Jury Clears Trooper in Fatal Crash

Heath Moss (Photo: WHNT News 19)

Heath Moss (Photo: WHNT News 19)

HUNTSVILLE, Ala. (WHNT) – A Limestone County jury has found Alabama state trooper Heath Moss not guilty of criminally negligent homicide in the deaths of Jamie and Sarah Gossett. The couple was killed on April 25, 2011, when Moss’ patrol car struck the back of their vehicle on Lucas Ferry Road.  On the stand, Moss admitted he had been driving 120 mph on his way to a call just prior to the crash.  However, he told the jury he did everything he could to avoid the Gossett’s car.  Moss said he hit his brakes and might have missed them had they not swerved in front of his cruiser.

Heath Moss wreck

The victims’ relatives believe differently.  They point to electronic data taken from Moss’ patrol car. Looking over those documents following the verdict, John Gossett – Jamie’s brother – gestured to a section detailing time and speed that showed three seconds before the crash, the brake switch in the cruiser remained off. Reacting to the jury’s decision, he said, “apparently you need a license to kill in this state.  You need to be a trooper.”  His sister, Regina Mabrey, also visibly distraught said, “I hope Heath Moss cannot sleep at night.”  She added, “he’s going to have to live with it the rest of his life and we will, too.  We will never get over this.  Never.”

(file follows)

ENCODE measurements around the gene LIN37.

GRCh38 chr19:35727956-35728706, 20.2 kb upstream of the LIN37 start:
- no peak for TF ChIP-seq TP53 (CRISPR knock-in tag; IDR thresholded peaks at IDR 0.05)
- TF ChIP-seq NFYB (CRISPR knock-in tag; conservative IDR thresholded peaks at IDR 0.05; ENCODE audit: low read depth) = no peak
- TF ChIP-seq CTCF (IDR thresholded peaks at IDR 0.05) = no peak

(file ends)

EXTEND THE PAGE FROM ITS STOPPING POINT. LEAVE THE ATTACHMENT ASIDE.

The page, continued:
Heath Moss (Photo: WHNT News 19)

Heath Moss (Photo: WHNT News 19)

Moss declined to comment to the media following the verdict.  However, his attorney – Jim Woolley of Birmingham – expressed sympathy for the Gossett family’s loss and a hope that his client would now be able to move on.  Of Moss’ future in law enforcement, Woolley said, “he hopes to go back and resume his duties. He has not been suspended. He has been working the entire time. He wants to go back and do what Heath loves to do and that’s serve people.”

A civil lawsuit against Moss is still moving forward.  Filed by a representative of Jamie and Sarah Gossett’s estates, it seeks unspecified damages.  A jury trial is scheduled for January 6, 2014.

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